Jason Kander, a former Army intelligence officer who is considered a rising star of the Democratic Party, announced Tuesday that he was pulling out of the race for mayor of Kansas City, saying that he was suffering from PTSD and depression from a stint in Afghanistan.
Kander, 37, made the announcement in a letter he posted online, saying that he was done “trying to outrun depression and PTSD symptoms” that he traced back 11 years to a four-month tour in the Middle East.
“I’m done hiding this from myself and from the world,” Kander said. “When I wrote in my book that I was lucky to not have PTSD, I was just trying to convince myself. And I wasn’t sharing the full picture. I still have nightmares. I am depressed.”
Kander, Missouri’s former secretary of state, rose to national prominence with a quirky campaign ad in a bid to unseat Sen. Roy Blunt (R) in 2016. According to The Post’s Ben Terris, “Kander was widely considered the best Democratic recruit running for Senate.”
He had the look: young and fit, a guy comfortable in a skinny tie or fatigues. He had the life story: Married to his high school sweetheart, he had joined the military after 9/11, served in Afghanistan and came home to enter politics, eventually becoming the first millennial to hold statewide office in the country.
He lost a close race but has remained in the limelight since. He founded Let America Vote, a nonprofit organization dedicated to ousting Republicans working for more restrictive voting laws around the country, and has been an active liberal presence on social media. Kander had previously said that he was considering a run for president in 2020.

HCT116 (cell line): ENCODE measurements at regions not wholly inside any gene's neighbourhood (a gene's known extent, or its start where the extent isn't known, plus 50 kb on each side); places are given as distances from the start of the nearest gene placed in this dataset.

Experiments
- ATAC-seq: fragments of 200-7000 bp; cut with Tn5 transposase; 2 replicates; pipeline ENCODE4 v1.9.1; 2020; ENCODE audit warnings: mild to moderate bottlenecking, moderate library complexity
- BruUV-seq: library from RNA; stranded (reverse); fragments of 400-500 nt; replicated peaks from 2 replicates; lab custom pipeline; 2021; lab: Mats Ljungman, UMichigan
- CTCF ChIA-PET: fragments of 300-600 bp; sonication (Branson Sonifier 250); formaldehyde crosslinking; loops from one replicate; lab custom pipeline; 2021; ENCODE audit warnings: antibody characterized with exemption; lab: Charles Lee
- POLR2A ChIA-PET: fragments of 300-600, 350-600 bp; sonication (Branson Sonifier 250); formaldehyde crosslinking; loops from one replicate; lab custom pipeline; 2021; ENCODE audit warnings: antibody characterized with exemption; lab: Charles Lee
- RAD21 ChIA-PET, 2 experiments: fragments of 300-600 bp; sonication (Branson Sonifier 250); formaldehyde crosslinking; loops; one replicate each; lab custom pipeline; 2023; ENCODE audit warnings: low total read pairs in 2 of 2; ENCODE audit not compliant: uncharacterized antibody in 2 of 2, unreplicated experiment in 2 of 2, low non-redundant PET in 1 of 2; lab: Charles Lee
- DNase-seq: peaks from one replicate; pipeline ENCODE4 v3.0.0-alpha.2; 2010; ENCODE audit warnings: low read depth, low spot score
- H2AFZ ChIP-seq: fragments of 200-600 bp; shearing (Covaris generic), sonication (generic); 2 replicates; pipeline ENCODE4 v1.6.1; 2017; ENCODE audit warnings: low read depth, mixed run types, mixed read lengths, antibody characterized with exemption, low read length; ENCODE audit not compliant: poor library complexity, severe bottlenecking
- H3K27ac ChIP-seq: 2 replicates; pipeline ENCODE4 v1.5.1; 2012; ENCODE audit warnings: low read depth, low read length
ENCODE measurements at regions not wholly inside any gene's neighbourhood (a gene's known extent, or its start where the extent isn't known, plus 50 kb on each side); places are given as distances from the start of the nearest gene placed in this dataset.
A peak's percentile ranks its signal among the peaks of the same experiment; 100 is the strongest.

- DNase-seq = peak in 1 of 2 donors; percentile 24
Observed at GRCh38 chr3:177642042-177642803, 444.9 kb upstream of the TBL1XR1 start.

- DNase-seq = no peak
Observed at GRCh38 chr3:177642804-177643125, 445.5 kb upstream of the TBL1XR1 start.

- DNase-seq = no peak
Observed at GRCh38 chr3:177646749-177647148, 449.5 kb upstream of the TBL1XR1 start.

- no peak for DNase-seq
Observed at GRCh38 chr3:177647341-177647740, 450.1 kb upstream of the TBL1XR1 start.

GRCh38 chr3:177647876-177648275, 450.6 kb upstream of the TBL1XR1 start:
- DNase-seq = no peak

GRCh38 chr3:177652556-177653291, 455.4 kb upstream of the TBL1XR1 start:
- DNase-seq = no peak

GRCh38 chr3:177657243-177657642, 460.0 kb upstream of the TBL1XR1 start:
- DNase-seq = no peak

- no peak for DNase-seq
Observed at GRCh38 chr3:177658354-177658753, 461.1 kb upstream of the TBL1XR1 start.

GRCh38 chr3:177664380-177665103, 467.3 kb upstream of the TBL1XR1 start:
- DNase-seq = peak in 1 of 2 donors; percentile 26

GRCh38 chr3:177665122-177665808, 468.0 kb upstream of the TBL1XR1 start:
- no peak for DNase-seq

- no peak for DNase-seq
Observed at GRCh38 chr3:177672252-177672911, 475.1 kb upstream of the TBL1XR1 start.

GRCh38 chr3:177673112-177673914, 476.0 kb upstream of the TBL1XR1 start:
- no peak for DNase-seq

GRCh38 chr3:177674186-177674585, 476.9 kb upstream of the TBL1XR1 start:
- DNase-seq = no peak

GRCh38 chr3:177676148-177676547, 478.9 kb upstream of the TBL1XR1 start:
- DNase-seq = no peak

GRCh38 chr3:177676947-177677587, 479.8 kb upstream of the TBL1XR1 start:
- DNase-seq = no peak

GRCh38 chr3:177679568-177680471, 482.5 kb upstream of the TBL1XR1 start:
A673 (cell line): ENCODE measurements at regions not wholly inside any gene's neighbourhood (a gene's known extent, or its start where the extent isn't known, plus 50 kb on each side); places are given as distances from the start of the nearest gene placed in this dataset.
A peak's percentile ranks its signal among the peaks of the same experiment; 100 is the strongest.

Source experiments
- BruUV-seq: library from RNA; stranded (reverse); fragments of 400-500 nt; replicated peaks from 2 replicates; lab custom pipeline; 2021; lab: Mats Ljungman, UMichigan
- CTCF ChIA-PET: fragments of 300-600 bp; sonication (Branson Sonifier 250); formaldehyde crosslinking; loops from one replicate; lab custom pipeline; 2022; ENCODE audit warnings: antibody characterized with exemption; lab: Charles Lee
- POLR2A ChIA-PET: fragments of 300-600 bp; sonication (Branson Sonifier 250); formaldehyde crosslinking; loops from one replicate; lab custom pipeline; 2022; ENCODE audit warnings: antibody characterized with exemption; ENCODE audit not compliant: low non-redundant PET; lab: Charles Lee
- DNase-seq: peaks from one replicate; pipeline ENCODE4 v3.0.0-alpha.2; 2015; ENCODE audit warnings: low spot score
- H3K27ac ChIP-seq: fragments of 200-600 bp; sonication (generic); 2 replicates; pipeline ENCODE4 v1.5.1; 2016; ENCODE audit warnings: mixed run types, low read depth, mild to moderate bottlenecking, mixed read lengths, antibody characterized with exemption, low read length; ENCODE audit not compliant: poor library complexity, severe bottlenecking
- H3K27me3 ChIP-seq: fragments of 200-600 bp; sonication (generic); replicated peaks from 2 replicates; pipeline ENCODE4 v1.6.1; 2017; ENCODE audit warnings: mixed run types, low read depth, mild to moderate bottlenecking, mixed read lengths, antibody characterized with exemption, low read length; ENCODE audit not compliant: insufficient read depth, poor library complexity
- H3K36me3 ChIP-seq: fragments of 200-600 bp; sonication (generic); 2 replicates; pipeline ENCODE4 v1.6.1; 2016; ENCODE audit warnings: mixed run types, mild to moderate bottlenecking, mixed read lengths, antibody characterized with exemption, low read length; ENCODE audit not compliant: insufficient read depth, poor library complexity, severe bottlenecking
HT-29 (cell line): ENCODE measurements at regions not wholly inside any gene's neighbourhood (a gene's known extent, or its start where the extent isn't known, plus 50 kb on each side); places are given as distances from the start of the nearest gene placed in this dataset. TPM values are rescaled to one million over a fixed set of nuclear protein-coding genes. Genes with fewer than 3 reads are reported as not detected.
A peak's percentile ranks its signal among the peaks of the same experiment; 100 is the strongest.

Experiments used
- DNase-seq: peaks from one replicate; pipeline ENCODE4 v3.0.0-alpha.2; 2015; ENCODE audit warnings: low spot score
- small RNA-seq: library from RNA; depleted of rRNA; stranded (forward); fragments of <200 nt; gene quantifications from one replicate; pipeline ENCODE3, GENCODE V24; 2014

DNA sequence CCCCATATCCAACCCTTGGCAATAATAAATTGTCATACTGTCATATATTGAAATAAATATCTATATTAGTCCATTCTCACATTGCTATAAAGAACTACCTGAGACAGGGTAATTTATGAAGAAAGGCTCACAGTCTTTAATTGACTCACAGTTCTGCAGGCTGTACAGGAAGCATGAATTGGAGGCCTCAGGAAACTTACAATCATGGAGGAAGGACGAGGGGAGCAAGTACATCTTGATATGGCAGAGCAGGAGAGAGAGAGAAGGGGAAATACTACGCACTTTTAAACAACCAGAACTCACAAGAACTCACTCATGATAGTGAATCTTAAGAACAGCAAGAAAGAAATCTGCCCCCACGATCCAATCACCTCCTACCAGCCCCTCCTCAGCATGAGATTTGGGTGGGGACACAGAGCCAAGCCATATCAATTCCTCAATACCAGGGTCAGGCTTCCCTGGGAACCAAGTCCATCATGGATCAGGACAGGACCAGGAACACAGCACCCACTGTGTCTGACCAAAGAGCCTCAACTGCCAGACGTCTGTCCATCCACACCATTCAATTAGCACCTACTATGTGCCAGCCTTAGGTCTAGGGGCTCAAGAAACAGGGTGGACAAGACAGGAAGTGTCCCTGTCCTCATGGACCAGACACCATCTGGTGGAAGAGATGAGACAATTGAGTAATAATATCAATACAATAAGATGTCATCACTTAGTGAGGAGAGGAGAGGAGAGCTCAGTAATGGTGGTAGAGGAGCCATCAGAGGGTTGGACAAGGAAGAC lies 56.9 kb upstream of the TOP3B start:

Kander was a likely favorite in the 2019 mayoral race, according to the Associated Press. But he wrote that his achievements — a best-selling book, some early signs of success in his bid for mayor, the work of the nonprofit organization — had done little to alleviate his symptoms.
Despite finding out last week that he had raised more money in a quarter than any Kansas City mayoral candidate previously, Kander wrote that he found himself calling the Department of Veterans Affairs' Veterans Crisis Line, “tearfully conceding that, yes, I have had suicidal thoughts.”
“Most recently, I thought that if I could come home and work for the city I love so much as its mayor, I could finally solve my problems,” he said. “I thought if I focused exclusively on service to my neighbors in my hometown, that I could fill the hole inside of me. But it’s just getting worse.”
Kander said he would also be stepping back from day-to-day operations at Let America Vote. He said he has started the process of getting more regular help from VA in Kansas City, and wrote that he hoped sharing his story would inspire others to seek help for their own issues.